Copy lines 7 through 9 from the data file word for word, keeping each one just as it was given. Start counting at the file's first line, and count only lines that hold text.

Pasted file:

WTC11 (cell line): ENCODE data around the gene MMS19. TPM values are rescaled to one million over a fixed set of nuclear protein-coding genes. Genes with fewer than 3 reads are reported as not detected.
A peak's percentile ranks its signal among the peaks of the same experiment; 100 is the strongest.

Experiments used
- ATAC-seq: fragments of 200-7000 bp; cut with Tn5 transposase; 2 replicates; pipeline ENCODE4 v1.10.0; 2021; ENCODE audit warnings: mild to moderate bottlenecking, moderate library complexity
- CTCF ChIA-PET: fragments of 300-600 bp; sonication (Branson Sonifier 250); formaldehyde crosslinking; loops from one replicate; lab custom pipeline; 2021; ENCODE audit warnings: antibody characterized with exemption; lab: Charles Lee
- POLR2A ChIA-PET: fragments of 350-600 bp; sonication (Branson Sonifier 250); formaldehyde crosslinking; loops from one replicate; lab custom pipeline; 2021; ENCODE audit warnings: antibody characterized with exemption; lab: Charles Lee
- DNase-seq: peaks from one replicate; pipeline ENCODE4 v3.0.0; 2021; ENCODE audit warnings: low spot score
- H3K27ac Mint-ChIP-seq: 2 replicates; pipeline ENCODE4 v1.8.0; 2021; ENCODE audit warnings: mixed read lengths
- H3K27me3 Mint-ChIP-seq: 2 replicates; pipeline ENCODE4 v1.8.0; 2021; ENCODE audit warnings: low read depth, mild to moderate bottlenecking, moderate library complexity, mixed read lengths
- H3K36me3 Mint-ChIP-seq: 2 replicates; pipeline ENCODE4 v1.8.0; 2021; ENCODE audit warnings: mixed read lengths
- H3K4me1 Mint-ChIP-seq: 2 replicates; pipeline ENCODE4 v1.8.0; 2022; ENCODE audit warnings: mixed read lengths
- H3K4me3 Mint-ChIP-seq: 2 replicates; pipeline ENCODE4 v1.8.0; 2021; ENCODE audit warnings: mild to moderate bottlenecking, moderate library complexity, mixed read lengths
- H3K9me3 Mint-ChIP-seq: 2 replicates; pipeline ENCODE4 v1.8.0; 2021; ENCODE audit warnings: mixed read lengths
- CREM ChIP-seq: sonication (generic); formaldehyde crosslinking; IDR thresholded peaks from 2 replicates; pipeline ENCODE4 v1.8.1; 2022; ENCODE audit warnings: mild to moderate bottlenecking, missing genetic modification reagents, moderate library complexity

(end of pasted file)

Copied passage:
- DNase-seq: peaks from one replicate; pipeline ENCODE4 v3.0.0; 2021; ENCODE audit warnings: low spot score
- H3K27ac Mint-ChIP-seq: 2 replicates; pipeline ENCODE4 v1.8.0; 2021; ENCODE audit warnings: mixed read lengths
- H3K27me3 Mint-ChIP-seq: 2 replicates; pipeline ENCODE4 v1.8.0; 2021; ENCODE audit warnings: low read depth, mild to moderate bottlenecking, moderate library complexity, mixed read lengths